Heiress Casey Johnson to be buried on East Coast; questions over death remain
The family of Johnson & Johnson heiress Casey Johnson has settled on memorial plans as the L.A. County coroner's office continues to investigate the circumstances of her untimely death this week in L.A.'s Westside.
Johnson was to be buried in a private ceremony on the East Coast. A memorial fund has been set up in her name at the Juvenile Diabetes Research Foundation.
Johnson, 30, suffered from diabetes, but it's unclear if it played a role in her death. An autopsy was performed, but officials said the findings were inconclusive. More tests are being performed.
A preliminary investigation by homicide investigators found nothing to suggest that Johnson died of anything other than natural causes. She was found inside her home.
And sources with the Los Angeles Police Department -- who spoke on the condition that they not be named because of the ongoing investigation -- believe the cause was "medically related."
The personal life of Johnson, the daughter of New York Jets owner Woody
Johnson and the girlfriend of reality TV star Tila Tequila, has long
been a staple for celebrity gossip sites and tabloids including Page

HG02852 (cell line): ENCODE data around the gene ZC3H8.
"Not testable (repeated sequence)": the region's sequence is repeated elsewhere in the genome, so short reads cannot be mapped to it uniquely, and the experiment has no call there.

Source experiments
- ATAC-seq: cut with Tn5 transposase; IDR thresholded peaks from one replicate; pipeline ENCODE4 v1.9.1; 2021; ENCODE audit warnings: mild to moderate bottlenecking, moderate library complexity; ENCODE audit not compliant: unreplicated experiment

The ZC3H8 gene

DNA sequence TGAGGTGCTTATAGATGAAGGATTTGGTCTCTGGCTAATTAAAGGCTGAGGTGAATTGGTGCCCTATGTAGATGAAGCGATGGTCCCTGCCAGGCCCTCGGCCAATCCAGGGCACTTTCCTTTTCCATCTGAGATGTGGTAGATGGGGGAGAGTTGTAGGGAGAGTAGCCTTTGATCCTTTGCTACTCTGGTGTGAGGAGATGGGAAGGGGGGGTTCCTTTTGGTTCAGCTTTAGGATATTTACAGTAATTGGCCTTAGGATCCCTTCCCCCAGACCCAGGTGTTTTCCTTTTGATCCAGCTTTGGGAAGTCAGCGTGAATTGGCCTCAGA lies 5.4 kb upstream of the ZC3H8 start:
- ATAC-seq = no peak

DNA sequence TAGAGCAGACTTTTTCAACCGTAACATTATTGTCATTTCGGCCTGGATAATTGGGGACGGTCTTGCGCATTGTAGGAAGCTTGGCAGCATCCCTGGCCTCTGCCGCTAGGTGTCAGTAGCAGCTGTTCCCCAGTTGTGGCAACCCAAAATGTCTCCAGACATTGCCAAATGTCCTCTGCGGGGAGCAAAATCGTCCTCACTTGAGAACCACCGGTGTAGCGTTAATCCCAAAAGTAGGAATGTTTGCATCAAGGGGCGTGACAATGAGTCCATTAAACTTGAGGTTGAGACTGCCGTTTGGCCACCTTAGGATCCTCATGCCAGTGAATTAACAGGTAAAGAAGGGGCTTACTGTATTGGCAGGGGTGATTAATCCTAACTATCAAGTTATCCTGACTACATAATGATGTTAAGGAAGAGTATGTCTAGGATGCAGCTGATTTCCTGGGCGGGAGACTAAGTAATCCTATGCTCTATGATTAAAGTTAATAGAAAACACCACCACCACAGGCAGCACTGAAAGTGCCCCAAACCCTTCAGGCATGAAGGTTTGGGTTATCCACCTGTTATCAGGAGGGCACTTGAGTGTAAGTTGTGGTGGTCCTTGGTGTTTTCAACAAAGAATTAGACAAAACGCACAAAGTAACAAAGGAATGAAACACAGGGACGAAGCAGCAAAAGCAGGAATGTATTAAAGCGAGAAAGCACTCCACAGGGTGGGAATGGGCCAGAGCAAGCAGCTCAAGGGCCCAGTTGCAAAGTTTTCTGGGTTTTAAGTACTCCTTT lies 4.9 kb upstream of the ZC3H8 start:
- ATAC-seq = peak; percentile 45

Six, which dubbed the heiress to the Johnson & Johnson empire the
Johnson called it "the stupidest mistake of my life" to turn down an invitation from pal Paris Hilton to costar on "The Simple Life." The role went to Nicole Richie.
Johnson was featured in "It Girls," a 2002 documentary about the young and rich in Manhattan.
There were signs of strain in Johnson's life in the last few years.
She became locked in a struggle with her mother over custody of Ava-Monroe, a baby born in Kazakhstan who was adopted by Johnson in 2007.
Most recently, Johnson was arrested and charged in December in connection with a break-in at the home of Jasmine Lennard, another reality television star and former girlfriend.
Johnson was charged with first-degree residential burglary and receiving stolen property for allegedly taking $22,000 in clothing, jewelry, handbags, personal mail and other items. She pleaded not guilty and was due back in court Feb. 11 for a preliminary hearing.
Photo: Getty Images
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